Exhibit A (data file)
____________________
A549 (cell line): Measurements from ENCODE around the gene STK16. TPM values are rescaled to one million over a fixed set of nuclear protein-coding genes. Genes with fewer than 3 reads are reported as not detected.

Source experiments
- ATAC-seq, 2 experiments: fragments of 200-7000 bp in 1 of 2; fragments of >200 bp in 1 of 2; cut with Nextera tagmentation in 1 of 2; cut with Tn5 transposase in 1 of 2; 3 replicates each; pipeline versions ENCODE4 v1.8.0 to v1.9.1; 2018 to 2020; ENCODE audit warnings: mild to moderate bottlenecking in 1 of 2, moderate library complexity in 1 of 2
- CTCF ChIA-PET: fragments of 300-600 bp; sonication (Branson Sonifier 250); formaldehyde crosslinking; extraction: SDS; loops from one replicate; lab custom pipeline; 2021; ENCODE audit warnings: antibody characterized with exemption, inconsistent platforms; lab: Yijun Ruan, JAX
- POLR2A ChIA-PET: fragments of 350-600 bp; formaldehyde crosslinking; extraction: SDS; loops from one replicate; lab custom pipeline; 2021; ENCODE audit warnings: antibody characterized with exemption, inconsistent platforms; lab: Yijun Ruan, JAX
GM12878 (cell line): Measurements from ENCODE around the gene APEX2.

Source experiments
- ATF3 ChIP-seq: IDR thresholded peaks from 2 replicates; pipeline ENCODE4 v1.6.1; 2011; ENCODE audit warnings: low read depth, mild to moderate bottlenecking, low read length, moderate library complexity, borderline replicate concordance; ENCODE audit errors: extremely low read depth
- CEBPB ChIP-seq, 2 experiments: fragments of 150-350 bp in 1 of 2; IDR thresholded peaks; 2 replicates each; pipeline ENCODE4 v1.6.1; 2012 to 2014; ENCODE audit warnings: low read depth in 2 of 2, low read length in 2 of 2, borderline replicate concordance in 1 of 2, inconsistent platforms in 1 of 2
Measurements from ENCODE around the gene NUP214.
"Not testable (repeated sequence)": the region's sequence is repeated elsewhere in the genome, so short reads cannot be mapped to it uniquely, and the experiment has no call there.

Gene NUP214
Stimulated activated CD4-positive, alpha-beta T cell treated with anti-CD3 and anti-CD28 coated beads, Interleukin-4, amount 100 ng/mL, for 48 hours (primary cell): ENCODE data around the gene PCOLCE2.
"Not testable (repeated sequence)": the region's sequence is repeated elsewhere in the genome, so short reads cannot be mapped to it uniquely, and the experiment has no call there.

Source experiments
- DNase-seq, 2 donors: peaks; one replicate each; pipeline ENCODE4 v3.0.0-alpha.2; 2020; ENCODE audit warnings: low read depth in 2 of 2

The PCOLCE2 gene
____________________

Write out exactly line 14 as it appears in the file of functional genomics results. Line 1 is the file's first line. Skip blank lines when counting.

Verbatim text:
"Not testable (repeated sequence)": the region's sequence is repeated elsewhere in the genome, so short reads cannot be mapped to it uniquely, and the experiment has no call there.